The prophet Ezekiel, speaking the word of God said, “I will sprinkle clean water on you, and you shall be clean from all your uncleannesses, and from all your idols I will cleanse you. And I will give you a new heart, and a new spirit I will put within you. And I will remove the heart of stone from your flesh and give you a heart of flesh. And I will put my Spirit within you, and cause you to walk in my statutes and be careful to obey my rules.” (Ezekiel 36:25-27)
Jesus, speaking to Nicodemus said, “”Truly, truly, I say to you, unless one is born again he cannot see the kingdom of God.” (John 3:3)
For this garden to be “born again” (and to really be a garden by the proper meaning of that term) everything that is in here that is not a garden plant must die. Every plant that does not produce fruit or vegetables that has roots and is growing in this space must be pulled up and put to death… destroyed.
Jesus, speaking to His disciples, used similar words to teach to His disciples (all of whom, except for Judas Iscariot, were already chosen by God to believe in Him and who trusted Jesus as their Lord), “I am the true vine, and my Father is the vinedresser. Every branch in me that does not bear fruit he takes away, and every branch that does bear fruit he prunes, that it may bear more fruit. Already you are clean because of the word that I have spoken to you. Abide in me, and I in you. As the branch cannot bear fruit by itself, unless it abides in the vine, neither can you, unless you abide in me. I am the vine; you are the branches. Whoever abides in me and I in him, he it is that bears much fruit, for apart from me you can do nothing. If anyone does not abide in me he is thrown away like a branch and withers; and the branches are gathered, thrown into the fire, and burned.” (John 15:1-6)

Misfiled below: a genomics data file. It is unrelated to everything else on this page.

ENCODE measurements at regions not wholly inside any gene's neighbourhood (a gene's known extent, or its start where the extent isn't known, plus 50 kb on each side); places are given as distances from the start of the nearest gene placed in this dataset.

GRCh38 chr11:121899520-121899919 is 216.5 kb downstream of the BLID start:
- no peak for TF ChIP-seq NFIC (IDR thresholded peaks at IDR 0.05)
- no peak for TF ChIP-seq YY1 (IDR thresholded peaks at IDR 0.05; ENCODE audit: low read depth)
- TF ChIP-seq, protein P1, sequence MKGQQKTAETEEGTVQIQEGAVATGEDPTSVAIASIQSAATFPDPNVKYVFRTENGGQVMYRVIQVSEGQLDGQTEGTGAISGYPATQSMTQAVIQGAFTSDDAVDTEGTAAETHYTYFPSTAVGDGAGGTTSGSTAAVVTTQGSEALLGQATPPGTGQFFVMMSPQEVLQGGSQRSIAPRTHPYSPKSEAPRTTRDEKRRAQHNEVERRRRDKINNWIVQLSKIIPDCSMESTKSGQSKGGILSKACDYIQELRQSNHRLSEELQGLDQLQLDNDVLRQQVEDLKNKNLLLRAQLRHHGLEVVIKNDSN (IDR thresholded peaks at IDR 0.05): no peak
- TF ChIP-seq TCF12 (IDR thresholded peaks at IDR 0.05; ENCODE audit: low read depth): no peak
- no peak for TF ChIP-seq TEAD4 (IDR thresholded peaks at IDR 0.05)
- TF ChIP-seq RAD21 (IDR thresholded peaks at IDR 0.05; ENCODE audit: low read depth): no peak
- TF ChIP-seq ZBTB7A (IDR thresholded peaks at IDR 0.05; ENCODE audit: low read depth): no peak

There are many other references in scripture that describe this process, but the point to understand is this: We have neither the will, nor the ability to take the wild and wooly, weedy, overgrown mess that is our heart, and do anything ourselves to “fix” it, to make it into a garden that produces a harvest. Unless God works in us, to clear out the old brush and brambles that grew there, nothing new will grow. Unless God plants the seed and tends the garden, and unless the Spirit of Christ produces the fruit within us, there will be no harvest. Nothing nourishing will be produced within the garden of our heart to nourish the body.
And what is the fruit that God grows in the garden of our hearts when He is at work within us? The apostle Paul writes to the churches in Galatia that “the fruit of the Spirit is love, joy, peace, patience, kindness, goodness, faithfulness, gentleness, self-control…” (Galatians 5:22-23)
The apostle Peter complements what Paul shared to the churches in Galatia, stating in his own words, “For this very reason, make every effort to supplement your faith with virtue, and virtue with knowledge, and knowledge with self-control, and self-control with steadfastness, and steadfastness with godliness, and godliness with brotherly affection, and brotherly affection with love. For if these qualities are yours and are increasing, they keep you from being ineffective or unfruitful in the knowledge of our Lord Jesus Christ.” (2 Peter 1:5-8)